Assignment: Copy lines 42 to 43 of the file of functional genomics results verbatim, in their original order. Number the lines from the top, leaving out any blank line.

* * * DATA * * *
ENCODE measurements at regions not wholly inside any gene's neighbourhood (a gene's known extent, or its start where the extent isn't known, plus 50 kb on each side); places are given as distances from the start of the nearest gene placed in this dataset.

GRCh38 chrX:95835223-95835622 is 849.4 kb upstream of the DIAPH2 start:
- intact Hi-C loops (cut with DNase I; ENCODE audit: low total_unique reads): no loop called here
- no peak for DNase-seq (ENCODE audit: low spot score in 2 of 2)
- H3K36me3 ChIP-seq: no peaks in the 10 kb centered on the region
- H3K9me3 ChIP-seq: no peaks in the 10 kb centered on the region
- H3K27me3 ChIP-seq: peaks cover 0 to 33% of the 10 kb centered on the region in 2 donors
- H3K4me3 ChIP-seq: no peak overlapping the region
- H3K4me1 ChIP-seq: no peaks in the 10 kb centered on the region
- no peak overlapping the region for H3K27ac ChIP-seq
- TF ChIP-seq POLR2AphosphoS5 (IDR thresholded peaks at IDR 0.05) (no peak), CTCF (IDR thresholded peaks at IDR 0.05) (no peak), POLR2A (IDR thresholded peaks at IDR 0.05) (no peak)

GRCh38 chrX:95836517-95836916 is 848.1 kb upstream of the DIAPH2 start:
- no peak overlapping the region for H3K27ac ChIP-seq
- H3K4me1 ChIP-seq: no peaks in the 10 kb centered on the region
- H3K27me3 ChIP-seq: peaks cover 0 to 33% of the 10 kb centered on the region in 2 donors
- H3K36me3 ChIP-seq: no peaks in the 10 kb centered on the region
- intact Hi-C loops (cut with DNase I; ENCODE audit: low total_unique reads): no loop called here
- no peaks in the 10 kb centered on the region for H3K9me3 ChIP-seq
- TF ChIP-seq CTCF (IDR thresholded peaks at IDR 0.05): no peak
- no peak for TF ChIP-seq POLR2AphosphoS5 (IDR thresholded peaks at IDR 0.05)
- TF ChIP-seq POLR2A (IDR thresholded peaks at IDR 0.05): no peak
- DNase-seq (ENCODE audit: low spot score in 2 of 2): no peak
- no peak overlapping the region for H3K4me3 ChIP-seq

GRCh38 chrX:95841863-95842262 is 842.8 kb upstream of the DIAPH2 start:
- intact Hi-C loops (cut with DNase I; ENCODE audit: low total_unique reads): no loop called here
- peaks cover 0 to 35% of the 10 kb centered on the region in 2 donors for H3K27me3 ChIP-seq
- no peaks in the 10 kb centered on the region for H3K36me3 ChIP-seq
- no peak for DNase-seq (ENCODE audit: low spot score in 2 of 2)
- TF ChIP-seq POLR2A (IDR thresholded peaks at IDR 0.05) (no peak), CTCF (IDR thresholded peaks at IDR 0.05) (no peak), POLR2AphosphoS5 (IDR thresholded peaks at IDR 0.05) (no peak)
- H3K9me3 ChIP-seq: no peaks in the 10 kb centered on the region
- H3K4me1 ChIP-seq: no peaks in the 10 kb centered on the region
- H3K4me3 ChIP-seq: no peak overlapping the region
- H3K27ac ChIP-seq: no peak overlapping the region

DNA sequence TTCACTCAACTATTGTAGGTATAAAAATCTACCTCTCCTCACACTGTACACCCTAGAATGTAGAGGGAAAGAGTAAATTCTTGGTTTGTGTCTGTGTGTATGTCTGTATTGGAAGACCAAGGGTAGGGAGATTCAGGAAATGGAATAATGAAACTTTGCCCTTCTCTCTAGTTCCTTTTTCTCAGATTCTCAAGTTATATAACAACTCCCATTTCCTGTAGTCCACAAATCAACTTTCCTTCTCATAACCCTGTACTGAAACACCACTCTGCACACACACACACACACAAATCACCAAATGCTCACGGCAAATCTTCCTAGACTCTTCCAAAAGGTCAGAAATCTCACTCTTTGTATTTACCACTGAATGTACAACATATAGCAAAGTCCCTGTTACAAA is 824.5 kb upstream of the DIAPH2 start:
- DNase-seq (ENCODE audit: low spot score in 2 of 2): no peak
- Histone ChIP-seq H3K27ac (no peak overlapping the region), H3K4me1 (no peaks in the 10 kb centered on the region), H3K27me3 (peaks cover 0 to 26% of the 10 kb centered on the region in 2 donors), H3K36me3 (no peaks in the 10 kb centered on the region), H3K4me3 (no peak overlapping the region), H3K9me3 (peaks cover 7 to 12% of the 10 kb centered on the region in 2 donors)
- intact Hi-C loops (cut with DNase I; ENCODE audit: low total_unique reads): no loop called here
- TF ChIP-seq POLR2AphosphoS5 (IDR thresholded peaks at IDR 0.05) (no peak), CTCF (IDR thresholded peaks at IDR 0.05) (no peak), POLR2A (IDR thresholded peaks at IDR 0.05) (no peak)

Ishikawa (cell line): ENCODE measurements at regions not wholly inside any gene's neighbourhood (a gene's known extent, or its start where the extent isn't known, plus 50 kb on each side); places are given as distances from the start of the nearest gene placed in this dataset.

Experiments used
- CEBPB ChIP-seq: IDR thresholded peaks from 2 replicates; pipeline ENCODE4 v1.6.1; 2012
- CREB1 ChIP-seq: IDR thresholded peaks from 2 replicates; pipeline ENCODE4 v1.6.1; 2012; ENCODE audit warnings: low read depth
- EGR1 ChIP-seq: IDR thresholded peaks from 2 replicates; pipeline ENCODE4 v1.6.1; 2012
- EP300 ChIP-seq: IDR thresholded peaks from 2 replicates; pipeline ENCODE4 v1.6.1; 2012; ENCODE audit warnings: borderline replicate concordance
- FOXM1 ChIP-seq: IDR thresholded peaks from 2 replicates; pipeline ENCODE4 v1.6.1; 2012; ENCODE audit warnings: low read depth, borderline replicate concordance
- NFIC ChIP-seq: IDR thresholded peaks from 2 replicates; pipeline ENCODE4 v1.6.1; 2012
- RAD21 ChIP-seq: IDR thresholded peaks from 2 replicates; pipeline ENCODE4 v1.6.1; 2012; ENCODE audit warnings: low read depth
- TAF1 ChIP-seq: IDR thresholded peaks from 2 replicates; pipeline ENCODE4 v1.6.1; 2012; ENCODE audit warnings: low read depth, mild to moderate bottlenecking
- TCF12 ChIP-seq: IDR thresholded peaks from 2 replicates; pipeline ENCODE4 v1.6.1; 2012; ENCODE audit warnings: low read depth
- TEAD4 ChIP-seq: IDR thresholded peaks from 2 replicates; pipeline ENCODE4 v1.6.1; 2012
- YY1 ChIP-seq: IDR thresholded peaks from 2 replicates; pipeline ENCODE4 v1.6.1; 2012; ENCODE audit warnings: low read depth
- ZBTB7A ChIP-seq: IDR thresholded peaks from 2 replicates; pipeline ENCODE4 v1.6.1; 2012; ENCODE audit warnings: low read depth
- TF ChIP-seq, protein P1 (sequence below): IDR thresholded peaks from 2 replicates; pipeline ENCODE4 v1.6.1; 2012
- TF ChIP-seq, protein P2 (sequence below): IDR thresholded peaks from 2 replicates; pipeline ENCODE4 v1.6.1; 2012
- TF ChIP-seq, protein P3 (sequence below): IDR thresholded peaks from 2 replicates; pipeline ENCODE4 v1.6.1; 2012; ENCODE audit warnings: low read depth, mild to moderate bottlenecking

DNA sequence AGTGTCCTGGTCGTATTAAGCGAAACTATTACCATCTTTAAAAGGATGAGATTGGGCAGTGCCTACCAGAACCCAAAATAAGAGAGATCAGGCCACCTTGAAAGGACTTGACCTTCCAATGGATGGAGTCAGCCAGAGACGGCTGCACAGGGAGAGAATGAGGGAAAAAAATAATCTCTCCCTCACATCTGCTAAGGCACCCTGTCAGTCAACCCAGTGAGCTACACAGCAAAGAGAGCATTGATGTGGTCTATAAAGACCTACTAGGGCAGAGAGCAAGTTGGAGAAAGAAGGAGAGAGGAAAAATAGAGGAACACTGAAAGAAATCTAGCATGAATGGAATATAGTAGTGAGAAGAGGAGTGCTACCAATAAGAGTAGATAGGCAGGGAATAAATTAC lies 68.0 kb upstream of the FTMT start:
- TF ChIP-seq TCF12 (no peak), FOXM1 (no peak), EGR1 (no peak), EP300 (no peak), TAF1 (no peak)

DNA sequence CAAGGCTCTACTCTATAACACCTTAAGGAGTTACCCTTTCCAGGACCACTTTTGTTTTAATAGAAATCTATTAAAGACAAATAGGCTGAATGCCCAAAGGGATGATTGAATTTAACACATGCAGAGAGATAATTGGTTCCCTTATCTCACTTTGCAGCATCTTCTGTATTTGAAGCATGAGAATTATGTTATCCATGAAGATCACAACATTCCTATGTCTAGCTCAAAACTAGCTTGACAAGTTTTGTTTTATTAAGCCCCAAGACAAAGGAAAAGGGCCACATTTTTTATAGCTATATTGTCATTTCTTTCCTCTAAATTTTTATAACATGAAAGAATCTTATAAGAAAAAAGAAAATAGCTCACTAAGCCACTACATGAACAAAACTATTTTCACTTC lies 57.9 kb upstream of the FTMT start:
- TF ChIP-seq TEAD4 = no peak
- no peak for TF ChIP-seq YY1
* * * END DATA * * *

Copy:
- CREB1 ChIP-seq: IDR thresholded peaks from 2 replicates; pipeline ENCODE4 v1.6.1; 2012; ENCODE audit warnings: low read depth
- EGR1 ChIP-seq: IDR thresholded peaks from 2 replicates; pipeline ENCODE4 v1.6.1; 2012